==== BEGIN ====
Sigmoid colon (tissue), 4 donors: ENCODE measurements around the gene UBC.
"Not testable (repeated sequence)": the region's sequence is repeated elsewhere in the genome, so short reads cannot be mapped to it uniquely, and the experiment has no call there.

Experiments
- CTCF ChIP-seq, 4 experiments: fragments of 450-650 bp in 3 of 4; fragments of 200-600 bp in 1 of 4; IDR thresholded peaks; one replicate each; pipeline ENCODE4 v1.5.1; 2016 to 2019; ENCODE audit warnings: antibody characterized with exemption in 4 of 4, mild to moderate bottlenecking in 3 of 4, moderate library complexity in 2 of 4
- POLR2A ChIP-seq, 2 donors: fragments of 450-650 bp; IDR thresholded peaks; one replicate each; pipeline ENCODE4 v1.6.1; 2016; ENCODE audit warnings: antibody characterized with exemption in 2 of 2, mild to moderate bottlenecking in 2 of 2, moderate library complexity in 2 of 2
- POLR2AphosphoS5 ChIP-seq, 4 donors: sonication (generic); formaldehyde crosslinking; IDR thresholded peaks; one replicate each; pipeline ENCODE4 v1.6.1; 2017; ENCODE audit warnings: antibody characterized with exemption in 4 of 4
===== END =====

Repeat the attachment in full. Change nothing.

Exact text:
Sigmoid colon (tissue), 4 donors: ENCODE measurements around the gene UBC.
"Not testable (repeated sequence)": the region's sequence is repeated elsewhere in the genome, so short reads cannot be mapped to it uniquely, and the experiment has no call there.

Experiments
- CTCF ChIP-seq, 4 experiments: fragments of 450-650 bp in 3 of 4; fragments of 200-600 bp in 1 of 4; IDR thresholded peaks; one replicate each; pipeline ENCODE4 v1.5.1; 2016 to 2019; ENCODE audit warnings: antibody characterized with exemption in 4 of 4, mild to moderate bottlenecking in 3 of 4, moderate library complexity in 2 of 4
- POLR2A ChIP-seq, 2 donors: fragments of 450-650 bp; IDR thresholded peaks; one replicate each; pipeline ENCODE4 v1.6.1; 2016; ENCODE audit warnings: antibody characterized with exemption in 2 of 2, mild to moderate bottlenecking in 2 of 2, moderate library complexity in 2 of 2
- POLR2AphosphoS5 ChIP-seq, 4 donors: sonication (generic); formaldehyde crosslinking; IDR thresholded peaks; one replicate each; pipeline ENCODE4 v1.6.1; 2017; ENCODE audit warnings: antibody characterized with exemption in 4 of 4